To make golf more enjoyable for the overwhelming majority of us who, frankly, find it a bit of a struggle, has always been an ambition of mine. To be honest, now that winning majors is no longer a preoccupation, it has largely taken over as my principal sporting aim in life.
Some things about golf are perfectly okay; for example, the scenery, fresh air and mulligans. Others like bunkers, water hazards and the ridiculous number of rules are mildly annoying. But what really spoils golf for me – and millions like me – is the disproportionate emphasis placed on the number of shots you take rather than the manner or style in which you take them. For example, three miserable putts from ten feet is heavily punished whereas the only benefit of a bold shot out of the woods is normally no more than a marginally easier next shot which, frankly, is scant reward for such skill and courage.
In what I presume was a desperate attempt to make the game less stressful, Dr. Stableford came up with a system that sought to minimize the damage done by those card-wrecking sevens, eights and nines by reducing them to mere blobs. Grateful though we are to him, the Stableford system still has the fatal flaw of penalizing those of us who are more inclined to take a greater number of shots on each hole than others who, principally because they have been endowed with better hand/eye coordination or whatever, seem to find the game a lot less difficult. Clearly that’s unfair.
In a genuine attempt to nullify the arbitrary advantage that ‘better’ golfers enjoy, a few years ago I introduced the bold and imaginative ‘Agran’ scoring system. Points were awarded, for example, for hitting sprinkler heads and deducted for mentioning Tiger Woods. Condemned by critics for its somewhat arbitrary nature, it never really caught on and with its demise almost certainly went my chances of ever achieving golfing immortality.
However, it may have inspired others. In particular, I am thinking of PowerPlayGolf. having always passionately believed that one hole on the green is insufficient, I instinctively warmed to PowerPlayGolf because it requires two holes. Three would have been even better but there you go. But in seeking to reward players who opt for the tougher of the two pin positions the creators have, in my humble opinion, made a fundamental error. They have naively assumed that we very average players have any choice in the matter or, indeed, that it makes any difference which pin we choose. However large the green, it is always a minute target and the notion of selecting anything more precise to aim at, such as a flag, from anywhere beyond the immediate apron of the green is quite risible.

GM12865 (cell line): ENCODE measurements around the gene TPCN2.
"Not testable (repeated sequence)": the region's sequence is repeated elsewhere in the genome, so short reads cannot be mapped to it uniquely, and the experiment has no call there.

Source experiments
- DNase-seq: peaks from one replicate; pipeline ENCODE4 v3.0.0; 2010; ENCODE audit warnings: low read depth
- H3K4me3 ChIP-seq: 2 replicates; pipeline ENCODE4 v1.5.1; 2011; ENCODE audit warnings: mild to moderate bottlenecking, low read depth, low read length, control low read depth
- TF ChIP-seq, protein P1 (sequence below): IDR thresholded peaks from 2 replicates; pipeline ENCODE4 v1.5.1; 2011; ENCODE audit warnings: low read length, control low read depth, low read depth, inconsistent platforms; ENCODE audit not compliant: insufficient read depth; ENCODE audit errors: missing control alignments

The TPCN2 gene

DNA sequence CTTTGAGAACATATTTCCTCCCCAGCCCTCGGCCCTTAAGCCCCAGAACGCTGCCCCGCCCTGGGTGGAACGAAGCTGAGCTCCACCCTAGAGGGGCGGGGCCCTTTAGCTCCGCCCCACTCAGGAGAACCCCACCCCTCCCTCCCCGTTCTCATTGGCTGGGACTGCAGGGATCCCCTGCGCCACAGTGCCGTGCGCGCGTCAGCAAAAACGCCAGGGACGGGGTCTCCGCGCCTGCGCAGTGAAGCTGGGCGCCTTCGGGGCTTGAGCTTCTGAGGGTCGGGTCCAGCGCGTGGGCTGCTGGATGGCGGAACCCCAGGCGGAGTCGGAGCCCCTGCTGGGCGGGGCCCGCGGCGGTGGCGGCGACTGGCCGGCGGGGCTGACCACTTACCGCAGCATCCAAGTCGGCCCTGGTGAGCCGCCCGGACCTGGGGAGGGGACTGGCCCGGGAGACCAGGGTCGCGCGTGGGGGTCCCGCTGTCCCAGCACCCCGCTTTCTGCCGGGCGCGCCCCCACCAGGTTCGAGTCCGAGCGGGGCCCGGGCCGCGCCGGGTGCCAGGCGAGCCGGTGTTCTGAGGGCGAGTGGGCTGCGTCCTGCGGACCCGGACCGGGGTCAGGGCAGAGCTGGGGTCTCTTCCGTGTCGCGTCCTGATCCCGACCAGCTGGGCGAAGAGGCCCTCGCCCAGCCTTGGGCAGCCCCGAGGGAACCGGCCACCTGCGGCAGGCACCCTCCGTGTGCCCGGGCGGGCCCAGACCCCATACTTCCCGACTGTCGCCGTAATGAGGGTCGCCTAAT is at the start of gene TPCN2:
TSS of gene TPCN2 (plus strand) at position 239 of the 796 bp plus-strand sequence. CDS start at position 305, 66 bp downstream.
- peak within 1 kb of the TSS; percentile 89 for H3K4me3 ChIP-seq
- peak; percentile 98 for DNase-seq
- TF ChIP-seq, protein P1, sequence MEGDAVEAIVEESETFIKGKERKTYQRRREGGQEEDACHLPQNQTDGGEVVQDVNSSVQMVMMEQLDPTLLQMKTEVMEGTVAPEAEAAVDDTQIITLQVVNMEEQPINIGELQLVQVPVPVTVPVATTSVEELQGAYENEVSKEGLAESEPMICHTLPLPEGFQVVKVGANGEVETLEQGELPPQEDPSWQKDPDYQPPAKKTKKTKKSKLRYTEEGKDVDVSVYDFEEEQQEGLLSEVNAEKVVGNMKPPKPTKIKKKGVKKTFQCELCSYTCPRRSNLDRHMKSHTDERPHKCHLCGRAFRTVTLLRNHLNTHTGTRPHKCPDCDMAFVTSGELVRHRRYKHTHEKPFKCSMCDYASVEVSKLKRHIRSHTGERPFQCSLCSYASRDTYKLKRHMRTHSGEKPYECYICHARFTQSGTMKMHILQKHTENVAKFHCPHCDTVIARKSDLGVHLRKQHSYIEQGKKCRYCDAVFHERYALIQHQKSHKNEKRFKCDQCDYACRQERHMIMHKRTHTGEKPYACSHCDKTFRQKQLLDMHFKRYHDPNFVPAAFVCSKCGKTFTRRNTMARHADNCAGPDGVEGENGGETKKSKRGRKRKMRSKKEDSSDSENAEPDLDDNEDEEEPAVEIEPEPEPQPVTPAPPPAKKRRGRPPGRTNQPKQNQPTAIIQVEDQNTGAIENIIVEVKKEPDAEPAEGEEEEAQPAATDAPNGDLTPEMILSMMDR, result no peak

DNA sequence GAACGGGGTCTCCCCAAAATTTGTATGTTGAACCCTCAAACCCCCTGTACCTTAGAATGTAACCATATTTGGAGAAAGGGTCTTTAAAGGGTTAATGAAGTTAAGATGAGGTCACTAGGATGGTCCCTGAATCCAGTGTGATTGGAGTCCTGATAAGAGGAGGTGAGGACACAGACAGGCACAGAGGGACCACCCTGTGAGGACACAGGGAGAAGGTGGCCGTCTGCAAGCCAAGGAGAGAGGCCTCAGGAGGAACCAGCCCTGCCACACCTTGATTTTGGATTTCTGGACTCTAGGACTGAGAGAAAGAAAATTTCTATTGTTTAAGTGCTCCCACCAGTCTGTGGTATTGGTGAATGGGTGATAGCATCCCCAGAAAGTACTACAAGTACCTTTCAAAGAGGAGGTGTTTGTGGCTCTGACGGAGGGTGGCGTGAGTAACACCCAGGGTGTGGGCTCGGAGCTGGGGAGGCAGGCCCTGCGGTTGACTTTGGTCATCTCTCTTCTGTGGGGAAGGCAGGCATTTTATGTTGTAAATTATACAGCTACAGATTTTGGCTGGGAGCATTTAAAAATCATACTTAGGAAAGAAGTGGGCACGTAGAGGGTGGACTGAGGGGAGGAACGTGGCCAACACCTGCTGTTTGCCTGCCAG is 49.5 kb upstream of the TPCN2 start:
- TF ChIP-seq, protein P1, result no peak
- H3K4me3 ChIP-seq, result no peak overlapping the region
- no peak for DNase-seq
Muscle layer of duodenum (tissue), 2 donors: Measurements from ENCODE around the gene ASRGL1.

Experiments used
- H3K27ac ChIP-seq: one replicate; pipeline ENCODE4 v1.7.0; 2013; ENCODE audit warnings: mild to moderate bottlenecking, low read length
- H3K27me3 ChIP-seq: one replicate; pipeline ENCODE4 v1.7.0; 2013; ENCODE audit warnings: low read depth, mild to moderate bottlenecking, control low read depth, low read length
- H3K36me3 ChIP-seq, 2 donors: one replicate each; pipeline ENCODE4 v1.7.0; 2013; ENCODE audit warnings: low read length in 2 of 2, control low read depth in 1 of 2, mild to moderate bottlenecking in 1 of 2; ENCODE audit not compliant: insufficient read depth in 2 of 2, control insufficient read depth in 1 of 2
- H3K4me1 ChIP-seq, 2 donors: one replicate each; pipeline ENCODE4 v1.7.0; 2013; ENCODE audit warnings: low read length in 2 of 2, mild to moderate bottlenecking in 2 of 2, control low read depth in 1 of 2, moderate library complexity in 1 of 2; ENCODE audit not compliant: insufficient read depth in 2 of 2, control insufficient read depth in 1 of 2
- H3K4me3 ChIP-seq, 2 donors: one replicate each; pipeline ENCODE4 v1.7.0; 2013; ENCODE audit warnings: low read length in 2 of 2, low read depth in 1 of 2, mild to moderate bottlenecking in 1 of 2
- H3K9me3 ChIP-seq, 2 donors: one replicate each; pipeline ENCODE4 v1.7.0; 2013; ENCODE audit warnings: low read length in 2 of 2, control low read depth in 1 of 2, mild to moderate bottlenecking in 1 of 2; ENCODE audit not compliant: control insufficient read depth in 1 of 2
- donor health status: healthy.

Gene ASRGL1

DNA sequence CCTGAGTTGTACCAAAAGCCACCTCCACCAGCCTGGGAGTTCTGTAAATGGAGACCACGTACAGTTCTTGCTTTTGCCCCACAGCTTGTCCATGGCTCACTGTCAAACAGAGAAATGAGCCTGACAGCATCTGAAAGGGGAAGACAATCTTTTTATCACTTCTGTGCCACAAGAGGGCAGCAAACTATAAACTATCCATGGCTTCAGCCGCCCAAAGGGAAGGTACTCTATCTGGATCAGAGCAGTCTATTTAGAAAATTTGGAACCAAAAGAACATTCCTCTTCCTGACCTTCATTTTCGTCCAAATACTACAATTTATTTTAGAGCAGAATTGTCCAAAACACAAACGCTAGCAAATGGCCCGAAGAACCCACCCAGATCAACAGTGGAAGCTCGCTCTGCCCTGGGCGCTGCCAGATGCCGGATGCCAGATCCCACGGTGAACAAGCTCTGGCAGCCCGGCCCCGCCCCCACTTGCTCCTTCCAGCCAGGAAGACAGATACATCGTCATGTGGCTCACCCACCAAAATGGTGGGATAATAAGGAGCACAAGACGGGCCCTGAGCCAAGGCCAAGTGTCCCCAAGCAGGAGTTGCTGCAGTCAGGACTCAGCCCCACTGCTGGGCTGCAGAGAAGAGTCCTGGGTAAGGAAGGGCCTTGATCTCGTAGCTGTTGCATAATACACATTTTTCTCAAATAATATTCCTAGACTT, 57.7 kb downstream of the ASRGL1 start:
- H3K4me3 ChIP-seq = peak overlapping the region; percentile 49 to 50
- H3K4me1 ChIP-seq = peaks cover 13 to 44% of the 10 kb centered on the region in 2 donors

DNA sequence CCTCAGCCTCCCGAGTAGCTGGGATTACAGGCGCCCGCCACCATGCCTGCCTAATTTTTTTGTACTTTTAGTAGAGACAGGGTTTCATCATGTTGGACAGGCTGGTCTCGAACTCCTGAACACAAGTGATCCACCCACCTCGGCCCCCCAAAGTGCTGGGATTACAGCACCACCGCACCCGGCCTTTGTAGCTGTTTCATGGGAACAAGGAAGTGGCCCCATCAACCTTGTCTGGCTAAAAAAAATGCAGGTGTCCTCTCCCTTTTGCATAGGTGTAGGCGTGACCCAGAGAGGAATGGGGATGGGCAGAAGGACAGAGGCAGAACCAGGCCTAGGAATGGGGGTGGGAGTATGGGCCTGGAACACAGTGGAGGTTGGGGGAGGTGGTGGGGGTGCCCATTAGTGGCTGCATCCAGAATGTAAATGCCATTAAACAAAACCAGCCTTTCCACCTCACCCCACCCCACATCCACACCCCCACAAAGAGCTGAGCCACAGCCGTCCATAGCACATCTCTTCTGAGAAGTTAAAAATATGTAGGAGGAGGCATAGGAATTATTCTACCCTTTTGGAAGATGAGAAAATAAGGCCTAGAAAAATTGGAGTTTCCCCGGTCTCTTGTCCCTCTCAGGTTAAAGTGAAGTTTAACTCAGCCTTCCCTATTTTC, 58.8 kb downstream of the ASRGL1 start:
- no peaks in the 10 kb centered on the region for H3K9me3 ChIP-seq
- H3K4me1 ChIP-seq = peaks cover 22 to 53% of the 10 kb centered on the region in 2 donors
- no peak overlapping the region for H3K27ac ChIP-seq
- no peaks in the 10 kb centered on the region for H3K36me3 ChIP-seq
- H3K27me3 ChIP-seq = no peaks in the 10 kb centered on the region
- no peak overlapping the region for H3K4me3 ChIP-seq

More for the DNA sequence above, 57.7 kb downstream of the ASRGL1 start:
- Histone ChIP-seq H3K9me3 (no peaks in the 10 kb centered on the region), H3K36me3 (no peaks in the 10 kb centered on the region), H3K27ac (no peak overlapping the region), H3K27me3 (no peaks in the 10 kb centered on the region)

Possibly more appropriate for the likes of us is a concept called Golfmission. Hopeful that it might provide precisely the solution that I have been desperately seeking, I attended its press launch.
Before teeing off, the assembled media were told how a Canadian chef called Geoff Chapman, in an effort to spice up an annual tournament with his mates, came up with the idea of giving each of them three separate missions to accomplish during the course of their round. This simple concept was subsequently developed into a slightly more complicated version where each player is given a card with six missions on it and has to fulfil between three and six, depending on his or her handicap.
Finding the well hidden course was itself no mean accomplishment but not, sadly, one of my stated missions. These, I had hoped, would be more general in nature and not too golf orientated. The truth, alas, was otherwise. Instead of ‘Spot a green woodpecker’ or ‘Find an edible fungus’ I got the following: 1) Drive first fairway or no sand on 2nd and 3rd holes; 2) No more than four putts on the 9th and 10th; 3) No sand or water on the 11th and 12th; 4) Hit the 13th or 14th green in regulation, 5) Nine fours or better on the card, and 6) Par any five holes in a row (you can not be serious!).
My handicap bracket required me to achieve four which, since the last two were somewhere deep in the realms of fantasy, was a big ask. The fact that I fell just an agonising three missions short of my target is testimony to my gritty determination.
My playing partners met with even more success and, since you had to announce when you had completed a mission, the sparkling autumn air was filled with much, “Yes, another mission!” and frequent a’whoopin’ and a’hollerin’.
Fun though Golfmission undoubtedly is, it sadly doesn’t offer a viable alternative to conventional golf. Indeed, it’s designed to run parallel with another competition – medal, Stableford or whatever – and even boasts that it “improves your game”, which is not really what I’m after.
And so my desperate quest for a game played with golf equipment and on a golf course that isn’t all about hitting the ball straight or into a hole in as few shots as possible, continues. Now there’s a mission!